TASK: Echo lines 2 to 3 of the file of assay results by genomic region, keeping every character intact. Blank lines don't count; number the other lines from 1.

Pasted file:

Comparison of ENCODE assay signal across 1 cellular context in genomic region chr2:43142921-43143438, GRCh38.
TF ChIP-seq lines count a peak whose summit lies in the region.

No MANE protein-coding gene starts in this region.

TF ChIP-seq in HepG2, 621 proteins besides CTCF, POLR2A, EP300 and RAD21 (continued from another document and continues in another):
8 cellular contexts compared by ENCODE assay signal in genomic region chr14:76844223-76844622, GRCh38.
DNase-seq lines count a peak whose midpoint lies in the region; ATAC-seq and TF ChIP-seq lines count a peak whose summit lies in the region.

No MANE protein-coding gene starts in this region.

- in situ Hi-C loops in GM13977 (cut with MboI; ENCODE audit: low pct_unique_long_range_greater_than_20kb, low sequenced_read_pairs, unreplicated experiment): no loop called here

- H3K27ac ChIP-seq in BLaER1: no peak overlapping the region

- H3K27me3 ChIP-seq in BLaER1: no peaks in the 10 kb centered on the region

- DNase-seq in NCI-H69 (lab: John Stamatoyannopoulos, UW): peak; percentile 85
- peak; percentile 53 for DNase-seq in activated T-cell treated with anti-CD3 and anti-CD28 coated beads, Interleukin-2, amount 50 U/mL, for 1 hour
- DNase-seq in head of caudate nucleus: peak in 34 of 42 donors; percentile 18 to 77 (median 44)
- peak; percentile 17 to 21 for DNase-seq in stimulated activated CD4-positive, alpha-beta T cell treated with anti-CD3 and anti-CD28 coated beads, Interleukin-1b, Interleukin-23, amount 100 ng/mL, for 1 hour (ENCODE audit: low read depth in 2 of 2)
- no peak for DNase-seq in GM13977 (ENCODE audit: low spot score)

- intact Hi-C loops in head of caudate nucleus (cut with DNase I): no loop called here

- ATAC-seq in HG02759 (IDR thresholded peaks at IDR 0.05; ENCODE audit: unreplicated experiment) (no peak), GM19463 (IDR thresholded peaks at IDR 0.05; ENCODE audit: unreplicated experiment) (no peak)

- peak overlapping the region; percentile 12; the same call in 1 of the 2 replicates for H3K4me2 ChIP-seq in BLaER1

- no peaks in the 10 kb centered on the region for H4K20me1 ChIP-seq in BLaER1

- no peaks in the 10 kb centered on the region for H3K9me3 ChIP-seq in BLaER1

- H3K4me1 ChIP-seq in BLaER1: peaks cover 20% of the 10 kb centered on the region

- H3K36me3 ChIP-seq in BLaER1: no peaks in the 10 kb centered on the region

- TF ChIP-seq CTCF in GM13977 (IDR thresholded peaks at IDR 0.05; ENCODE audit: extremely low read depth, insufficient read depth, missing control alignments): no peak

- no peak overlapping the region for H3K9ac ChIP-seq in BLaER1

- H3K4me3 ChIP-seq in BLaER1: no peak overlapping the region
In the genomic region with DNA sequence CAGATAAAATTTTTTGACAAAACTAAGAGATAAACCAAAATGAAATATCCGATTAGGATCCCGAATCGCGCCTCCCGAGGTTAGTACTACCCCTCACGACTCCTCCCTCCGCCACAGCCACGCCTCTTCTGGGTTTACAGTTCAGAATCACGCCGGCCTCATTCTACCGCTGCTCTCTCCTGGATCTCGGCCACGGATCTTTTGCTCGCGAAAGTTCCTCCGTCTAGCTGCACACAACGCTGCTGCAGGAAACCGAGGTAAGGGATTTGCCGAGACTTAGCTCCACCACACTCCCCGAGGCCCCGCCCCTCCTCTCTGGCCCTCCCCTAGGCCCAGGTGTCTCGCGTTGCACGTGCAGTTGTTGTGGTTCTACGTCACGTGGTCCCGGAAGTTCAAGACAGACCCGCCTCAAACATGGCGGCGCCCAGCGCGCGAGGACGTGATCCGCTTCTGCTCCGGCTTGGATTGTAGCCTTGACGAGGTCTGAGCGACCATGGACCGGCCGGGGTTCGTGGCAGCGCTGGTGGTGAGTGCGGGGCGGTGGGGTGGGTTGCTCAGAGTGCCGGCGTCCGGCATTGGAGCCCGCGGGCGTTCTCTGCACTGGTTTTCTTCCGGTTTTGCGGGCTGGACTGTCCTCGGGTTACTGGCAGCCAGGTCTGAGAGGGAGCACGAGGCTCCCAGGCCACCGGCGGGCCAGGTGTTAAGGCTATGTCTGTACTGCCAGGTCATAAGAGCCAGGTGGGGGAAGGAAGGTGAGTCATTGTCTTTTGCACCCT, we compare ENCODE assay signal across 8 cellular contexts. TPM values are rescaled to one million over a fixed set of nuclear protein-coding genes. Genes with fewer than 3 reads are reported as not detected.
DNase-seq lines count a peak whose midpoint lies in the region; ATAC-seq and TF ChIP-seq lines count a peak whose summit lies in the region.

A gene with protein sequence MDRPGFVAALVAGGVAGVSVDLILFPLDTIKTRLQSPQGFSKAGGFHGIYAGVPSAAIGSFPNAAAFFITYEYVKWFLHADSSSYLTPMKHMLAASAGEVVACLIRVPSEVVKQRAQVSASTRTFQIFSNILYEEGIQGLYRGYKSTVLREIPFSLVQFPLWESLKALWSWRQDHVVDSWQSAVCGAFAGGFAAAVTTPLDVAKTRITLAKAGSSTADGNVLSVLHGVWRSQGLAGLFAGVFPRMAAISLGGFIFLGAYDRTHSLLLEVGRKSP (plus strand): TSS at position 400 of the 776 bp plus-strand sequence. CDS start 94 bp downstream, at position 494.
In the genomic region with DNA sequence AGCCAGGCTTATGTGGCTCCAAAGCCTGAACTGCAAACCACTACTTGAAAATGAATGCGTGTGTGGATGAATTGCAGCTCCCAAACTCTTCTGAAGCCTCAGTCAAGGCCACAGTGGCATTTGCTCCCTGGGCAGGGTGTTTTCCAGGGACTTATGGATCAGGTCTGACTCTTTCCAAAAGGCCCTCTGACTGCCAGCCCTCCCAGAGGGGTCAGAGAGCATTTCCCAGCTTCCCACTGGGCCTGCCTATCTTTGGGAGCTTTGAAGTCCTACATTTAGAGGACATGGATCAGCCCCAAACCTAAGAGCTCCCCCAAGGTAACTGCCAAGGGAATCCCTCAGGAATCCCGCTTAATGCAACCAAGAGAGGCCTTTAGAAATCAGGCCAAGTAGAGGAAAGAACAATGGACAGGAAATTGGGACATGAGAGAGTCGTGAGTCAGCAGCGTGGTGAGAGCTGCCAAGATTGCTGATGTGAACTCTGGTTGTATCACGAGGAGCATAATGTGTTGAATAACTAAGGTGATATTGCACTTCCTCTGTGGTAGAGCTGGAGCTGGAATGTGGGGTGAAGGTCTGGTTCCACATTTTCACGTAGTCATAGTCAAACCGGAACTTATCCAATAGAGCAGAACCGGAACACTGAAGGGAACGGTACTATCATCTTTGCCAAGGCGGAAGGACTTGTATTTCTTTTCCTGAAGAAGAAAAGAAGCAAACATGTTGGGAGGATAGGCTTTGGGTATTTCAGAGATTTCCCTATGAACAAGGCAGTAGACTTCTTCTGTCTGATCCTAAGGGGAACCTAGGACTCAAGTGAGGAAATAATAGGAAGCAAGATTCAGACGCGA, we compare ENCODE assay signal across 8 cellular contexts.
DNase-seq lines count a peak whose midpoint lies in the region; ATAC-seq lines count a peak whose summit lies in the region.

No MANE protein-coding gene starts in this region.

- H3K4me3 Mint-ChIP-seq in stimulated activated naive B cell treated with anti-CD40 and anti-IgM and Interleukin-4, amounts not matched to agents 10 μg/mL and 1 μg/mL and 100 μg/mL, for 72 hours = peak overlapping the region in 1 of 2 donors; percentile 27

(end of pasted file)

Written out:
TF ChIP-seq lines count a peak whose summit lies in the region.

No MANE protein-coding gene starts in this region.